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Topic Content

Anthrax

Anthrax is a disease caused by the bacterium Bacillus anthracis. It is primarily a disease of wild and domestic animals.

Anthrax Chapter

Overview

Potential Bioterrorism Agent: Category A

Also known as: Woolsorter Disease

Responsibilities:

Hospital: Report immediately by phone if bioterrorism suspected, otherwise within 1 day
Lab: Report by phone immediately if bioterrorism suspected, otherwise within 1 day.  Send isolates to the State Hygienic Laboratory (SHL) for confirmation
Physician: Report immediately by phone if bioterrorism suspected, otherwise within 1 day

Local Public Health Agency (LPHA): Follow-up required.  Iowa Department of Public Health will lead the follow-up investigation.

Iowa Department of Public Health
Disease Reporting Hotline: (800) 362-2736
Secure Fax: (515) 281-5698


 

A. Agent

Anthrax is a disease caused by the bacterium Bacillus anthracis. It is primarily a disease of wild and domestic animals.

B. Clinical Description

Anthrax is an acute bacterial disease, which usually involves the skin, but may involve the upper throat, lower respiratory tract, chest cavity or intestinal tract. Toxins produced by the bacteria cause the tissue and organ damage associated with anthrax.

In anthrax affecting the skin (cutaneous anthrax), itching of an exposed skin surface occurs first. Itching is followed by a small red lesion that progresses to a blister and, ultimately, a scabbed black ulcer (eschar) with significant surrounding edema. Roughly 5% - 20% of people with untreated cutaneous anthrax die, although prompt treatment with effective antibiotics can substantially reduce the risk of death.

Initial symptoms of anthrax of the lower respiratory tract (inhalation anthrax) are usually mild, resembling an upper respiratory infection. Severe symptoms follow within 3 - 5 days, and include respiratory distress, fever and shock, with death following shortly. X-rays typically show a widened mediastinum. Hemorrhagic mediastinitis and/or meningitis are frequent severe complications. Case-fatality estimates for inhalational anthrax are based on incomplete information, but the rate appears to be extremely high. The case-fatality rate is estimated to be approximately 75%, even with all possible supportive care, including appropriate antibiotics.

Intestinal anthrax is rare and tends to occur in foodborne outbreaks. Fever, vomiting of blood, severe diarrhea, blood infection and death typically follow abdominal pain. Even with treatment, the case-fatality rate for intestinal anthrax can approach 50%.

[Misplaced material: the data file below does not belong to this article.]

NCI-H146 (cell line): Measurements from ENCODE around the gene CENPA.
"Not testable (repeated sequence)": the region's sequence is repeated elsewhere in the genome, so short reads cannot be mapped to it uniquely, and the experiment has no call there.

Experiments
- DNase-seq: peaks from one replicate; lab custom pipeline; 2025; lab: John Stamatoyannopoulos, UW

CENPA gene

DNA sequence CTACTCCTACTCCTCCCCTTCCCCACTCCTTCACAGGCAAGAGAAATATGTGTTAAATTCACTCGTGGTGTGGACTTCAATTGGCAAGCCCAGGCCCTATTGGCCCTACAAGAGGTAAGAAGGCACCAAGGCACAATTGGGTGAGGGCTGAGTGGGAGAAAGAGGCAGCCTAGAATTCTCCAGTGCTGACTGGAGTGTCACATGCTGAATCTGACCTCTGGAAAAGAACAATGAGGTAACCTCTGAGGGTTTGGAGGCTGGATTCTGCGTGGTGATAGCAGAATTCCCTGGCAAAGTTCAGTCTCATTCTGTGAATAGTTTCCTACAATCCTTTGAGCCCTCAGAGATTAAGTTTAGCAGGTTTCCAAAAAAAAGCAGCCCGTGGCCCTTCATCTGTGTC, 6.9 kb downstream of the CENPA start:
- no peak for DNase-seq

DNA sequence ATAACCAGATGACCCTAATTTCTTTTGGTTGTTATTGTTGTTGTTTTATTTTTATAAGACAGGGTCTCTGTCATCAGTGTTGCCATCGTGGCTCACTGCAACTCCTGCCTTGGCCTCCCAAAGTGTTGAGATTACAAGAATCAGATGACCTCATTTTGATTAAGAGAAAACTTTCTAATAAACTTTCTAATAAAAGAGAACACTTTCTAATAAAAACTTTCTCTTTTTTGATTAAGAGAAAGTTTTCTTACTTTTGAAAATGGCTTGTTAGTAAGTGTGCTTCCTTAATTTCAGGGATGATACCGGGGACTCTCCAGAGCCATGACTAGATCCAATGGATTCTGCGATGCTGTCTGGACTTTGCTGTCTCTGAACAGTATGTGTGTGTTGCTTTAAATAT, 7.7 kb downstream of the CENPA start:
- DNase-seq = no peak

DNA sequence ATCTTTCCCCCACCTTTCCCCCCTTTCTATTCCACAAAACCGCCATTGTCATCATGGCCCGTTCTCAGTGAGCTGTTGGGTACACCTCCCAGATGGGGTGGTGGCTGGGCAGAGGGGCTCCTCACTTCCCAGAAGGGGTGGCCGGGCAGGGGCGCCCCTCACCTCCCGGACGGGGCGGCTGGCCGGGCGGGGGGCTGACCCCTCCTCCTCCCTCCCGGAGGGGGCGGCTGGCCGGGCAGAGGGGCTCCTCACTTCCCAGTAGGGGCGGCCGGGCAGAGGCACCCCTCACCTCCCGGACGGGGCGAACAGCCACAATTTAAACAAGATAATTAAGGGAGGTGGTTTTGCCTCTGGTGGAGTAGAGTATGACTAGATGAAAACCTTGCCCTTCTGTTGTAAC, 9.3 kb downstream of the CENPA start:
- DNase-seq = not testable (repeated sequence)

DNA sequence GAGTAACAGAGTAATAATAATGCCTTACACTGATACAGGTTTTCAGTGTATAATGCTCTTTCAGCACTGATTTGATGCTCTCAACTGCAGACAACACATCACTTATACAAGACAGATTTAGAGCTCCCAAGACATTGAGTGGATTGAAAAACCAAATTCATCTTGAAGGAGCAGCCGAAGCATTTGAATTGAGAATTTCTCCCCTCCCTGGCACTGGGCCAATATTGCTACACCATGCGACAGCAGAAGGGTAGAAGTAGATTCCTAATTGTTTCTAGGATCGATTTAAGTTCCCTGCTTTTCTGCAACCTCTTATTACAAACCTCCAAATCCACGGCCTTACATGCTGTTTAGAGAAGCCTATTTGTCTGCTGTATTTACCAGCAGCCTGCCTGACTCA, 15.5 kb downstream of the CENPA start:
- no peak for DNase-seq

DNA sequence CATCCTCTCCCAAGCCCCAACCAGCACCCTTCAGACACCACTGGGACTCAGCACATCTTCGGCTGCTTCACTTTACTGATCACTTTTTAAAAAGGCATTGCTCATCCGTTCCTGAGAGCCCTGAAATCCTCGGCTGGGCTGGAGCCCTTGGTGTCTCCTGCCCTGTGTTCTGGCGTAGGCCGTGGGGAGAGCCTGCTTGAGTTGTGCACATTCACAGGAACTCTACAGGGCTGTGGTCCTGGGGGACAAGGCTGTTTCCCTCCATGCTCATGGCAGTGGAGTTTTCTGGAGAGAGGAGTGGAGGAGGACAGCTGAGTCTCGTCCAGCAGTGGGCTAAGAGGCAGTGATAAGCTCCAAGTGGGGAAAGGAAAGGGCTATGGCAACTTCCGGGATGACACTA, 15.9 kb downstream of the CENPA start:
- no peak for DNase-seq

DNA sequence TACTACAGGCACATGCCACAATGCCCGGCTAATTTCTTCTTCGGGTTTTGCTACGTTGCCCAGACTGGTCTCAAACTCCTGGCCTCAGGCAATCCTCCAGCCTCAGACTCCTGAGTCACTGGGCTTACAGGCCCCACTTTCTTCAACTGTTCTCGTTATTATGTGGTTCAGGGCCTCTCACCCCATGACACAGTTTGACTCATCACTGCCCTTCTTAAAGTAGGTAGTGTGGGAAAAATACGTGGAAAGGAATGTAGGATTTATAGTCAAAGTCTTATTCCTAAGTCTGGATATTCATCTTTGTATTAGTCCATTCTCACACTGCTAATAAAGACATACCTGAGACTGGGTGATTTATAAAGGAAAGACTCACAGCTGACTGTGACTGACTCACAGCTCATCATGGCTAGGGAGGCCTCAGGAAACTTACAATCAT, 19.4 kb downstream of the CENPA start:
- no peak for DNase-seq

A form of anthrax affecting the upper throat (oropharyngeal anthrax) has also been described.

C. Reservoirs

Wild and domestic hoofed herbivores (plant-eating animals), including livestock, are the main reservoir for anthrax.. The anthrax bacteria are shed in terminal hemorrhages or blood at death. These spores are very resistant to disinfection and adverse environmental conditions, so they are capable of surviving in soil for decades. Skins and hides of infected animals may harbor the spores for years. Worldwide spread of anthrax occurs primarily through dissemination of contaminated skins and hides.

D. Modes of Transmission

Cutaneous infection occurs through:

  1. contact with contaminated skins, wool or hides, or products made from these;
  2. contact with tissues of animals that are clinically ill or dead from anthrax;
  3. contact with soil contaminated with spores or contaminated bonemeal used in gardening; or, 4) rarely, bites by insects that have bitten infected animals or humans.

Inhalation anthrax may occur in environments where animal hides and wool are processed. It may also occur due to accidental or intentional aerosolization of spores, as may occur with a laboratory accident or bioterrorism event.

Intestinal and oropharyngeal anthrax occurs through ingestion of undercooked contaminated meat.

E. Incubation Period

The incubation period for anthrax is usually 1- 7 days, and most cases occur within 2 days of exposure. However, incubation periods of up to 60 days have been reported.

F. Period of Communicability or Infectious Period

Person-to-person transmission has not been documented with inhalation or intestinal anthrax. Person-to-person transmission with cutaneous anthrax rarely occurs. Products and soil contaminated with spores may remain infectious for decades.

G. Epidemiology

Anthrax is primarily a disease of wild and domestic herbivorous (plant-eating) animals. Unaffected herds of livestock may be exposed through feed containing contaminated bonemeal. Anthrax is an infrequent cause of disease in the United States and a sporadic cause of disease in most industrialized countries. Anthrax in animals is common in Central and South America, southern and Eastern Europe, Africa and Asia. Persons at greatest risk of contracting anthrax are those whose occupations may expose them to contaminated meat, hides or wool. Veterinarians and others who handle and treat infected animals are also at risk. In Iowa, anthrax in animals is reported on rare occasions.

H. Bioterrorism Potential

Category A: Bacillus anthracis is considered a potential bioterrorism agent. If acquired and properly disseminated, Bacillus anthracis could cause serious public health harm and would challenge public health in terms of ability to limit the numbers of casualties.

I. Additional Information

The Council of State and Territorial Epidemiologists (CSTE) surveillance case definitions for anthrax can be found at:
wwwn.cdc.gov/NNDSS/script/casedefDefault.aspx

CSTE case definitions should not affect the investigation or reporting of a case that fulfills the criteria in this chapter. (CSTE case definitions are used by the state health department and the CDC to maintain uniform standards for national reporting.)

References

American Academy of Pediatrics. 2000 Red Book: Report of the Committee on Infectious Diseases, 25th Edition. Illinois, American Academy of Pediatrics, 2000.

Heymann, D.., ed., Control of Communicable Diseases Manual, 20th Edition. Washington, DC, American Public Health Association, 2015.

CDC - Anthrax website:  emergency.cdc.gov/agent/anthrax/index.asp#